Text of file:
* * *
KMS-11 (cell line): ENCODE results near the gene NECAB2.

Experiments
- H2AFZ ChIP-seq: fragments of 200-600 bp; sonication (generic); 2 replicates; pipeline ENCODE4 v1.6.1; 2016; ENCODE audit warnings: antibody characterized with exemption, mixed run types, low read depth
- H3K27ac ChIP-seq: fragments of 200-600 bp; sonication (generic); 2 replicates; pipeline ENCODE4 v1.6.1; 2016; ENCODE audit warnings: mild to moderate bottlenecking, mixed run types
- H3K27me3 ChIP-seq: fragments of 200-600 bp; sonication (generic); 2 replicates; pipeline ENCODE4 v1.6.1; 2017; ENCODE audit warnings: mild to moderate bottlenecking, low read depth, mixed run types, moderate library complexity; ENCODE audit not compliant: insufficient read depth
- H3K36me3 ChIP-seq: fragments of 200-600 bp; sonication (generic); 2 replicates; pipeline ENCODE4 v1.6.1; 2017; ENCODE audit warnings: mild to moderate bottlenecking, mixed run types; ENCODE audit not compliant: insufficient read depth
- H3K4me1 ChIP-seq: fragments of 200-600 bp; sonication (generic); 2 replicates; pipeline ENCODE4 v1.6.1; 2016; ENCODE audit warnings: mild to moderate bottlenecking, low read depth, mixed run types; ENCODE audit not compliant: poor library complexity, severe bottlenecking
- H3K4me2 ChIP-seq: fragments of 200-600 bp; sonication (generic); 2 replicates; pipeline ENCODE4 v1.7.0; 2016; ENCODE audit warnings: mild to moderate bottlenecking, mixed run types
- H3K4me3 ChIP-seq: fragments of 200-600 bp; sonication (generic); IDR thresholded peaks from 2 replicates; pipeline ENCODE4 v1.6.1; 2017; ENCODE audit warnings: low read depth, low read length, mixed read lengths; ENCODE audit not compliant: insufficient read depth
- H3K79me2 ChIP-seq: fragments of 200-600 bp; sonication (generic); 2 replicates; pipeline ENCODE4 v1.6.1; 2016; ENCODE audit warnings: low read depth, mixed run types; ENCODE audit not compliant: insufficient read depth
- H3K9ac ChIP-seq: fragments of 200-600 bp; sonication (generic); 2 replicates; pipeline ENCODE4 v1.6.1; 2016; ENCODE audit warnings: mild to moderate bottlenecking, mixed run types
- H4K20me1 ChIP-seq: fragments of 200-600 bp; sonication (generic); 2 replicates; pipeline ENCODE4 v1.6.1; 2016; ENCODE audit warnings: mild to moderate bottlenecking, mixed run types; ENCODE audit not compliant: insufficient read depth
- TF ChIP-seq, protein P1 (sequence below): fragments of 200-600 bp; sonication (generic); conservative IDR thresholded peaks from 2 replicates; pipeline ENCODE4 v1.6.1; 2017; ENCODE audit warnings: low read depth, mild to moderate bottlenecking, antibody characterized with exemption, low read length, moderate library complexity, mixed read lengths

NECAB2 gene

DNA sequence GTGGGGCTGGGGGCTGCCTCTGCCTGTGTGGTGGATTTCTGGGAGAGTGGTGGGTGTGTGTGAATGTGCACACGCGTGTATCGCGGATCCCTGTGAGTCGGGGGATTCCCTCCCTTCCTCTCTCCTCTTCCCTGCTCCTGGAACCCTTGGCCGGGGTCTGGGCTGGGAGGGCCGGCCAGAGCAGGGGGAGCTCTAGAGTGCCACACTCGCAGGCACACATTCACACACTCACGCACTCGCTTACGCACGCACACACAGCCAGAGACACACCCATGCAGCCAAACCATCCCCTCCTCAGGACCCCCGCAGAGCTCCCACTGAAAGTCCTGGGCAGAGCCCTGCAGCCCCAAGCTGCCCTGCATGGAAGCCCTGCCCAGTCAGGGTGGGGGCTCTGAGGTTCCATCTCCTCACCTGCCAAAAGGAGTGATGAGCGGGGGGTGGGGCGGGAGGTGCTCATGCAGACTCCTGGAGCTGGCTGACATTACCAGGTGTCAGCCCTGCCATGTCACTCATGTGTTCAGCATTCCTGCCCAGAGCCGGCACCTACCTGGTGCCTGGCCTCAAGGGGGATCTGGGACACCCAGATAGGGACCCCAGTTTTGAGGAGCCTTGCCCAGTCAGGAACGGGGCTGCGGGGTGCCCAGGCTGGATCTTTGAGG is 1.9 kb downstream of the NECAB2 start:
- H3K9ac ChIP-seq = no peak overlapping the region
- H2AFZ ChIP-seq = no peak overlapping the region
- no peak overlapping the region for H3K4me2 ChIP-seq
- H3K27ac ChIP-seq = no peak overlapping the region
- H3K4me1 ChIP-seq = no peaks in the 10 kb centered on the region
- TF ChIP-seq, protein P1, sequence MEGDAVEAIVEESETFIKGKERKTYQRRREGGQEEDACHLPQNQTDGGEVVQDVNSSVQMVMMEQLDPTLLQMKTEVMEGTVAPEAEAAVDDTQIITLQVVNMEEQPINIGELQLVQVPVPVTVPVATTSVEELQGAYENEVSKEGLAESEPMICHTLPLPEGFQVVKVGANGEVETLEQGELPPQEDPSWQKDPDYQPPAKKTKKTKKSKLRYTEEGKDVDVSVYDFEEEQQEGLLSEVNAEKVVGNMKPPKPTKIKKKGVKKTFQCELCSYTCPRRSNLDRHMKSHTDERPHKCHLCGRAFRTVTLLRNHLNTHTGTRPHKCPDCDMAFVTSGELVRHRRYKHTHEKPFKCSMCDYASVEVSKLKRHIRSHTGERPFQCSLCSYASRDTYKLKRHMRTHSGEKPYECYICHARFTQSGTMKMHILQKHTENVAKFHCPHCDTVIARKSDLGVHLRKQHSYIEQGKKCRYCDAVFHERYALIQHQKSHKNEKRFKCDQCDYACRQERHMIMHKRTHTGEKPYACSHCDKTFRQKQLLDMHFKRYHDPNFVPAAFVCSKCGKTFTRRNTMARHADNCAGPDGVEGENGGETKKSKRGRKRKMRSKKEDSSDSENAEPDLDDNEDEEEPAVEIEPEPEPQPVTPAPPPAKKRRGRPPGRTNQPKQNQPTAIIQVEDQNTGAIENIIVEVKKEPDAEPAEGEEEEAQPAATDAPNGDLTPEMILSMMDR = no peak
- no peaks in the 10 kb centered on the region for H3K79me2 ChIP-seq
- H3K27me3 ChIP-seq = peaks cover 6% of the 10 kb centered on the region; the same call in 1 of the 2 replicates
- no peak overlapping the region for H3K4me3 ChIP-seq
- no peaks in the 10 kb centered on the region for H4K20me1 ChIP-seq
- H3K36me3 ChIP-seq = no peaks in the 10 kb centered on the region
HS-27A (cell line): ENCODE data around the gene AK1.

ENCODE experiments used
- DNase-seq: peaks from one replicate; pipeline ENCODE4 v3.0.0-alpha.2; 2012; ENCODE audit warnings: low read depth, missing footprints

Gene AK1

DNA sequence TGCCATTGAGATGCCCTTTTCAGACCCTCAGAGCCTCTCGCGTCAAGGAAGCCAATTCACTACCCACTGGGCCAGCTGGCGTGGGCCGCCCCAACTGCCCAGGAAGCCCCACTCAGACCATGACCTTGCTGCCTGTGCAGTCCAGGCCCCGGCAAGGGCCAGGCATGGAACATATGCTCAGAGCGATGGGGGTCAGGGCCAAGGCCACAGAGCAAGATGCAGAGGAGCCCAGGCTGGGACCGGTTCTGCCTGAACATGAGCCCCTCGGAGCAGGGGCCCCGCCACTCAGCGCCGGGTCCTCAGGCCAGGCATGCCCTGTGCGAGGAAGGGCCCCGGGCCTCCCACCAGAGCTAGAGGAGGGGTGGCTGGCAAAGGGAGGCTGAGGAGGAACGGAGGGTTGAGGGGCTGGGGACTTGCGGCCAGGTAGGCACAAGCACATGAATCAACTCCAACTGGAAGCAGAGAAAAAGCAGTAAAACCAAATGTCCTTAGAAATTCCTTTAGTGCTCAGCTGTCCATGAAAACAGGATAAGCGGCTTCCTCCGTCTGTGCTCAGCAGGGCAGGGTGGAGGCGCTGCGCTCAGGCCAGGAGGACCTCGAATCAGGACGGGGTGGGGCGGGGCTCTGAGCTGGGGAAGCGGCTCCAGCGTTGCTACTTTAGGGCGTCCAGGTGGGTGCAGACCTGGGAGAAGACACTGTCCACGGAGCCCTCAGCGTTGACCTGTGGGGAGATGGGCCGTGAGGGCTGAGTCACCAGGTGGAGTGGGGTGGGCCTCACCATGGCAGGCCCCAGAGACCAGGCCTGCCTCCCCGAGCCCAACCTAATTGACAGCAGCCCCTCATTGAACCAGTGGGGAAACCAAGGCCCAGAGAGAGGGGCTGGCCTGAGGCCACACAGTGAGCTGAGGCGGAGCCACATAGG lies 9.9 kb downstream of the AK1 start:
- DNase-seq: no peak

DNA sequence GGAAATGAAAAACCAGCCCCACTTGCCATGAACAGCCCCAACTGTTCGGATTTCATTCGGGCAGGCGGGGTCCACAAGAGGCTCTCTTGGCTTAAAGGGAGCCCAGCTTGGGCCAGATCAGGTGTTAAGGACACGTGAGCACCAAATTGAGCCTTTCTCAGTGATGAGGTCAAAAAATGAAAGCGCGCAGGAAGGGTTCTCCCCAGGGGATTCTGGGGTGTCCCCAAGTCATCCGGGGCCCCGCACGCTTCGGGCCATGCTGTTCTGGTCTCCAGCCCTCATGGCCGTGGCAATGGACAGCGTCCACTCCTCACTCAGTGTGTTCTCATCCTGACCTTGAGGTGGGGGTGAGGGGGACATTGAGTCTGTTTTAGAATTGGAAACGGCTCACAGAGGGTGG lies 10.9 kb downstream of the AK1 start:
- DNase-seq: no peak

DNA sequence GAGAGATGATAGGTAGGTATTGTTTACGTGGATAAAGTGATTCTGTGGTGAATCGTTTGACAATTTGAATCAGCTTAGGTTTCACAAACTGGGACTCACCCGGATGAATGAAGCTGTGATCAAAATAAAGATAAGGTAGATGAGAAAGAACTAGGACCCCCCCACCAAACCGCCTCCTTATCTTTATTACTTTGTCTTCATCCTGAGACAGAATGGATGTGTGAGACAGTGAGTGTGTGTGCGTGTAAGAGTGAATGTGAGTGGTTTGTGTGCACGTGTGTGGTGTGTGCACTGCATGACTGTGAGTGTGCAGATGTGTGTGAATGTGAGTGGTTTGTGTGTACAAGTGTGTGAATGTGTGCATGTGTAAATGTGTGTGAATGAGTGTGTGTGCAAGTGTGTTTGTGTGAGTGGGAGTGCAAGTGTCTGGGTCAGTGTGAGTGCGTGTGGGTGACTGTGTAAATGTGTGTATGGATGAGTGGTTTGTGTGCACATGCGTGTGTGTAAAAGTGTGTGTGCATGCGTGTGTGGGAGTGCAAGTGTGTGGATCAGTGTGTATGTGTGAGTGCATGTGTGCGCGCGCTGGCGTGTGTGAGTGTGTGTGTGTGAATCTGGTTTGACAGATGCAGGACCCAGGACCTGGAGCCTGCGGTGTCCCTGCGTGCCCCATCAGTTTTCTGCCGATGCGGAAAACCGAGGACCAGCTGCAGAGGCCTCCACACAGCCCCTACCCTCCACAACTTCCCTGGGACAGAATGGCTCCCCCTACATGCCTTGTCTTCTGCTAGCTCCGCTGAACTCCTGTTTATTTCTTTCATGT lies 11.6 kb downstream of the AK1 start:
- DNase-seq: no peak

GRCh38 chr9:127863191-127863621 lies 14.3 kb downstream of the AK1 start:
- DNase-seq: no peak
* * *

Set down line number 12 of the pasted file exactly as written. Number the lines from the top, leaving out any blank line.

- H4K20me1 ChIP-seq: fragments of 200-600 bp; sonication (generic); 2 replicates; pipeline ENCODE4 v1.6.1; 2016; ENCODE audit warnings: mild to moderate bottlenecking, mixed run types; ENCODE audit not compliant: insufficient read depth